This year’s climate summit will issue another urgent call to curb global carbon emissions — and rightfully so. Country climate plans around the world — known as nationally determined contributions — are dangerously short of the commitments made at the 2015 Paris climate summit.
The latest Intergovernmental Panel on Climate Change report calls for a radical and immediate change of direction to save millions of lives and prevent catastrophic climate change. In Katowice, Poland, delegates from over 190 countries are coming together with a crucial task at hand: to finalize all required details to operationalize the Paris agreement.
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COP24 will also give countries in Eastern Europe and Central Asia a chance to show how far they have come to fulfill their own commitments.
In some respects, the record is dim. In Central and Eastern Europe, emissions per capita are on the rise. The Czech Republic, for instance, has already overtaken Germany on that measure, while Poland will likely reach that stage within three or four years. Old infrastructure is part of the problem. For instance, 50 percent of Kazakhstan’s energy-related infrastructure is more than 30 years old. This is very much the case across the region.
Dependence on dirty fuels — many of them subsidized — is another culprit. Five of the six EU member states where coal accounts for more than one-third of all power are in Eastern Europe. The Caspian basin countries also have abundant and relatively cheap oil and natural gas reserves, while coal mining still thrives in parts of Southeast Europe.
Yet, a closer look reveals a more balanced picture. Many countries have attempted to achieve significant breakthroughs on energy efficiency and renewables.
Albania, Georgia, Kyrgyzstan, and Tajikistan generate almost all their electricity from hydropower. Baltic nations, Bulgaria, Croatia, and Romania have met their individual 2020 EU targets for increasing the share of renewables in total energy consumption. In Ukraine, biomass is on a sharp upward trajectory.
Growing numbers of international banks and companies are looking at green investments in the region. For example, large funders such as the European Bank for Reconstruction and Development have divested themselves from coal and are helping countries switch to cleaner fuels.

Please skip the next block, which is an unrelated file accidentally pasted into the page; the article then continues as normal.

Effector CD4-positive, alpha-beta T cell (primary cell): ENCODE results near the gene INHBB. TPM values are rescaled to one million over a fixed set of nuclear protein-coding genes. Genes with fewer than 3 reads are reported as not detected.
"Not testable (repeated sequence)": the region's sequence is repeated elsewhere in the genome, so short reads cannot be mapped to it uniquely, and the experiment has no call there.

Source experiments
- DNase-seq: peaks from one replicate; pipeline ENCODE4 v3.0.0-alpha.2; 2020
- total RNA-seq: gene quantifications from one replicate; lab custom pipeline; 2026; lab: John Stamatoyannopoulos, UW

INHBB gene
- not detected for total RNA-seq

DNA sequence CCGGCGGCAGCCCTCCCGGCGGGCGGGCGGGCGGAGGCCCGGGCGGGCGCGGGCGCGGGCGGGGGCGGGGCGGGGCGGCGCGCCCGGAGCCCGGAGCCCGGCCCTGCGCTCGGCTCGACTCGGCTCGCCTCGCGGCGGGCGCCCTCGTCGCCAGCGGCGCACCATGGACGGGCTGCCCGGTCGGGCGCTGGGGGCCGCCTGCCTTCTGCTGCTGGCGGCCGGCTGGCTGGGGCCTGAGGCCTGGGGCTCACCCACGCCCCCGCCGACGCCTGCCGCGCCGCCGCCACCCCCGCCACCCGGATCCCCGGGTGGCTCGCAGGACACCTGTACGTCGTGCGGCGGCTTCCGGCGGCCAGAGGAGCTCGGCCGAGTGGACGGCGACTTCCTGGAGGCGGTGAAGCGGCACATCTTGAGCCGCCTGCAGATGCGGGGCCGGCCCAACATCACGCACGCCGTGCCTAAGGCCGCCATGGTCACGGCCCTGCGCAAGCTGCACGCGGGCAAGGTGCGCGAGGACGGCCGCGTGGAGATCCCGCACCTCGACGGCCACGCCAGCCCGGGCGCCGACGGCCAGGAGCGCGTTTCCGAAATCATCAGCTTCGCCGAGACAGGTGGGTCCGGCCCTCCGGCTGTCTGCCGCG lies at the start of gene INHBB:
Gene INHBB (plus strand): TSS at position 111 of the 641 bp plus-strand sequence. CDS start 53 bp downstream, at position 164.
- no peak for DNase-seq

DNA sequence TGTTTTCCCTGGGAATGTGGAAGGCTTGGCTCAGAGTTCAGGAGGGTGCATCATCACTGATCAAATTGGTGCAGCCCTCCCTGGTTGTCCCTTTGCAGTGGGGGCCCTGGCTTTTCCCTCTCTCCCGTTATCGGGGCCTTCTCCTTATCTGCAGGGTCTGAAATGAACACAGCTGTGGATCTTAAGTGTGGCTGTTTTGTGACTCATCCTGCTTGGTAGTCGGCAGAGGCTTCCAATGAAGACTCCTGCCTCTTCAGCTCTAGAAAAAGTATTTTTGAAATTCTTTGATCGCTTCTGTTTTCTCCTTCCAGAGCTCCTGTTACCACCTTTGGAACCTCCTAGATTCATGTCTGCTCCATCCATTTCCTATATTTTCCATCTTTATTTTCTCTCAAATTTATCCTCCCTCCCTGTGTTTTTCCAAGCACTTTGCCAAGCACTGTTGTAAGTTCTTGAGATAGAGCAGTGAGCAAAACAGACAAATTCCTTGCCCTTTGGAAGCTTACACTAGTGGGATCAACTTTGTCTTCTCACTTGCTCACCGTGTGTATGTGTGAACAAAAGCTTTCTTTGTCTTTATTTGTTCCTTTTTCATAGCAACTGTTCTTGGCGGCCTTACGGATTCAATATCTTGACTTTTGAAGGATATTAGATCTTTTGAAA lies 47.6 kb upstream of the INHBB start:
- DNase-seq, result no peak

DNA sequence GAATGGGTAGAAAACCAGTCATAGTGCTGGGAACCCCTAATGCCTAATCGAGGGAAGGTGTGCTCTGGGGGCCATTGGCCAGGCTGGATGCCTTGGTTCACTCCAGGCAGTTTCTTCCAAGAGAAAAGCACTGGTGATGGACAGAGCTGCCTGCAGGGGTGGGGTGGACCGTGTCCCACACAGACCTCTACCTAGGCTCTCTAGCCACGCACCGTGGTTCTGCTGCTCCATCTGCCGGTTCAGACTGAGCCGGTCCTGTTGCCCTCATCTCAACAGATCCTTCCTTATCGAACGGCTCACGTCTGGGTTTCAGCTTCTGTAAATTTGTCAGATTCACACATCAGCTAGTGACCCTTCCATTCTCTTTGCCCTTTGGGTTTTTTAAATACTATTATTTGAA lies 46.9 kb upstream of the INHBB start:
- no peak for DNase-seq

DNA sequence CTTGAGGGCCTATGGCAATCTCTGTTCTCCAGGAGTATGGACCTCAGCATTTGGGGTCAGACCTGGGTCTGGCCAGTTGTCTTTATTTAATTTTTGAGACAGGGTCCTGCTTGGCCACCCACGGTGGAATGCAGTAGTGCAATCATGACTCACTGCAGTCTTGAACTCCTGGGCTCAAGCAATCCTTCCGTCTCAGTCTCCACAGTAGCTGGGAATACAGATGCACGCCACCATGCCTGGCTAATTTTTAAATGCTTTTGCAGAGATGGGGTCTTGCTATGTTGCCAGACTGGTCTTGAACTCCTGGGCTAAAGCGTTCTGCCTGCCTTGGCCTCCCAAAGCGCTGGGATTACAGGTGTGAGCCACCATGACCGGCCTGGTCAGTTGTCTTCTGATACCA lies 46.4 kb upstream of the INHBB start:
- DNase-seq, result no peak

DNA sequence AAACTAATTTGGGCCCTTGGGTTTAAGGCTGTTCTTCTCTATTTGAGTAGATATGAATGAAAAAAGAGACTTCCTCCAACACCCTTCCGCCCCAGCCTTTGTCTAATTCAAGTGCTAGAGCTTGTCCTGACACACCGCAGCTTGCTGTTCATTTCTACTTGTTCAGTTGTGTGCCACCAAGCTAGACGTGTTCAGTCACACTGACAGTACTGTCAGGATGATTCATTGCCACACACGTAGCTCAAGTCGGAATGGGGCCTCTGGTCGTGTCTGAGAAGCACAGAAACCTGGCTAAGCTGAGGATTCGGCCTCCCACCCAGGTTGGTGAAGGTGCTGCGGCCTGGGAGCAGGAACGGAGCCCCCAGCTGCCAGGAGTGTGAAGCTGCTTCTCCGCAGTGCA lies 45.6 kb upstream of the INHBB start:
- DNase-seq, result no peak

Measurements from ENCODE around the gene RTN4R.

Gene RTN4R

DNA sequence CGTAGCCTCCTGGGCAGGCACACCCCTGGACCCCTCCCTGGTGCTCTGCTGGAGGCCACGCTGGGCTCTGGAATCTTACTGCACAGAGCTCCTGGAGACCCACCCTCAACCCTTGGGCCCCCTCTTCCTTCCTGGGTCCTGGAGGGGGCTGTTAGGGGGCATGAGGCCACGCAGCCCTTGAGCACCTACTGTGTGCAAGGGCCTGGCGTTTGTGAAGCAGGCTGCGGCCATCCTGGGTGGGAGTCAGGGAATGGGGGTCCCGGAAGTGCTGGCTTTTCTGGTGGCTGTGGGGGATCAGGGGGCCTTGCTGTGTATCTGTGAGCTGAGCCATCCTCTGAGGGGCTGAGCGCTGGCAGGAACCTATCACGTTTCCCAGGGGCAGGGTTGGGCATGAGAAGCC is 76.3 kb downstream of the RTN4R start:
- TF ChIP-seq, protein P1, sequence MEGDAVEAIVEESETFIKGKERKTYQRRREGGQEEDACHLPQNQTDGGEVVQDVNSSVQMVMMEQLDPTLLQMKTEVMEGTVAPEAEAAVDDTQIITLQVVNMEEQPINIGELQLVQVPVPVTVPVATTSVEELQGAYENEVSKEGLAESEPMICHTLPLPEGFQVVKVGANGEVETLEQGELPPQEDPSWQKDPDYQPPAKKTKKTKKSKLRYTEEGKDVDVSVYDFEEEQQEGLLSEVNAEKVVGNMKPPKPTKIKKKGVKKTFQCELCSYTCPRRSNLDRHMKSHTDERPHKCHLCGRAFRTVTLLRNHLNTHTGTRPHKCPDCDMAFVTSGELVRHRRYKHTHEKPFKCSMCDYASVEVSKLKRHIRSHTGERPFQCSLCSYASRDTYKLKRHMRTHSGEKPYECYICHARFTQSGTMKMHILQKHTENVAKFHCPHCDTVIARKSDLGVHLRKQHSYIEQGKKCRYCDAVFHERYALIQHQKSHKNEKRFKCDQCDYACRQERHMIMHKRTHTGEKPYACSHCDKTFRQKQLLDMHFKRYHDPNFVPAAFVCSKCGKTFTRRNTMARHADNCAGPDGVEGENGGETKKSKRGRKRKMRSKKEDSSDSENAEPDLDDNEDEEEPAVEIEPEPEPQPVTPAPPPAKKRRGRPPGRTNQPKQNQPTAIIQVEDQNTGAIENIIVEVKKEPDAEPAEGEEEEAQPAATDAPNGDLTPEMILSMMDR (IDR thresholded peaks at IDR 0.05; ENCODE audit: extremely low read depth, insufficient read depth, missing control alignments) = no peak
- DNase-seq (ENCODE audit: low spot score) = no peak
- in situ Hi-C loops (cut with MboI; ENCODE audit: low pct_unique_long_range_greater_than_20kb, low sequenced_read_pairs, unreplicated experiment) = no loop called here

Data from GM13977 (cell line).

But there are hurdles ahead. Energy markets are still opaque, making market entry for new players extremely difficult. Regulatory reforms are often incomplete. Project developers struggle to find the needed finance.
Still, for the economies of Eastern Europe and Central Asia, the transition to clean energy presents not just an opportunity to modernize and secure their energy infrastructure. It’s also a once-in-a-lifetime chance to invest in manufacturing, jobs, food security, health, and poverty elimination by 2030.
The longer these countries wait to comply with the Paris goals, the steeper the rate at which emissions will need to decrease. Given that emissions need to peak by 2020 to stay within the 1.5°C or 2°C trajectory, they must achieve three immediate wins.
1. Increase the level of ambition and strengthening their climate commitments by 2020. Across the board, nationally determined contributions are failing to reach the emission cuts needed to comply with Paris requirements. Only two NDCs explicitly indicate financing needs for implementing climate actions.
2. Eliminate fossil fuel subsidies, which averaged $45 billion for 2015 in the region’s middle-income countries alone. In addition to spurring investments in renewables and energy efficiency, cutting fossil fuel subsidies will make more funds available for other uses.
3. Immediately work to reduce risk in the energy efficiency market. Lowering financing costs by addressing barriers to investments is an important task for policymakers seeking to scale up support in that area. Armenia, for instance, is looking to unleash $100 million worth of public and private investment to retrofit buildings with energy efficient heating.
U.N. Development Programme has been working to support 17 countries and territories in Eastern Europe and Central Asia to prepare and implement their NDCs and to switch to greener economic models. From creating a market for electric cars in Moldova to mapping solar energy opportunities in Montenegro, UNDP has helped combine clean energy with stronger economies and higher living standards.
Eastern Europe and Central Asia’s transition to a cleaner future requires a radical change in mindsets and courageous financial and political investments in the short term. From a regional perspective, this climate summit must therefore be much more than a show of goodwill.
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